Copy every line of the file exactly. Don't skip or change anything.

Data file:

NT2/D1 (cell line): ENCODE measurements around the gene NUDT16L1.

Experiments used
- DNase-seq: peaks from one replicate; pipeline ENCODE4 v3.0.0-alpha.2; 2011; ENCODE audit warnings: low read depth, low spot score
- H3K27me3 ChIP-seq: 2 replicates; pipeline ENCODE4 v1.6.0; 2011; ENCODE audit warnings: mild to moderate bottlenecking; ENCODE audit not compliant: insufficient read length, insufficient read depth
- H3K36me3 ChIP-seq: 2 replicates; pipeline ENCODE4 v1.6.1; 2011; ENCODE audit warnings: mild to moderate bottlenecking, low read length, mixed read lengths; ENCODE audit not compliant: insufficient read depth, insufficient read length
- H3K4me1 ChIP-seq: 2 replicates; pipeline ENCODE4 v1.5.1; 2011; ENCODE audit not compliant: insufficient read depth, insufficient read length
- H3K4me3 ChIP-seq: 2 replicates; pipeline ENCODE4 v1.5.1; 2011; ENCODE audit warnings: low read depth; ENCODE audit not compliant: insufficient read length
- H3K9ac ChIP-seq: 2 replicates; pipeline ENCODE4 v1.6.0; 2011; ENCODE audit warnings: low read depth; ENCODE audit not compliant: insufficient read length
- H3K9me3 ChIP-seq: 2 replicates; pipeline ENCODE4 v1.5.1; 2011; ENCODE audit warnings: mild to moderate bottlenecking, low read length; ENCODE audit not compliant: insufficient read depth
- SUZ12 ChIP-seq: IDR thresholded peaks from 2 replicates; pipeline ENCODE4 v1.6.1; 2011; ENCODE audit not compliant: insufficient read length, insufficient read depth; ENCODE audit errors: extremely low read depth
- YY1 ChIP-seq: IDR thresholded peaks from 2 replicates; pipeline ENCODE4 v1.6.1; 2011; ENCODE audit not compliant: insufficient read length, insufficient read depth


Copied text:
NT2/D1 (cell line): ENCODE measurements around the gene NUDT16L1.

Experiments used
- DNase-seq: peaks from one replicate; pipeline ENCODE4 v3.0.0-alpha.2; 2011; ENCODE audit warnings: low read depth, low spot score
- H3K27me3 ChIP-seq: 2 replicates; pipeline ENCODE4 v1.6.0; 2011; ENCODE audit warnings: mild to moderate bottlenecking; ENCODE audit not compliant: insufficient read length, insufficient read depth
- H3K36me3 ChIP-seq: 2 replicates; pipeline ENCODE4 v1.6.1; 2011; ENCODE audit warnings: mild to moderate bottlenecking, low read length, mixed read lengths; ENCODE audit not compliant: insufficient read depth, insufficient read length
- H3K4me1 ChIP-seq: 2 replicates; pipeline ENCODE4 v1.5.1; 2011; ENCODE audit not compliant: insufficient read depth, insufficient read length
- H3K4me3 ChIP-seq: 2 replicates; pipeline ENCODE4 v1.5.1; 2011; ENCODE audit warnings: low read depth; ENCODE audit not compliant: insufficient read length
- H3K9ac ChIP-seq: 2 replicates; pipeline ENCODE4 v1.6.0; 2011; ENCODE audit warnings: low read depth; ENCODE audit not compliant: insufficient read length
- H3K9me3 ChIP-seq: 2 replicates; pipeline ENCODE4 v1.5.1; 2011; ENCODE audit warnings: mild to moderate bottlenecking, low read length; ENCODE audit not compliant: insufficient read depth
- SUZ12 ChIP-seq: IDR thresholded peaks from 2 replicates; pipeline ENCODE4 v1.6.1; 2011; ENCODE audit not compliant: insufficient read length, insufficient read depth; ENCODE audit errors: extremely low read depth
- YY1 ChIP-seq: IDR thresholded peaks from 2 replicates; pipeline ENCODE4 v1.6.1; 2011; ENCODE audit not compliant: insufficient read length, insufficient read depth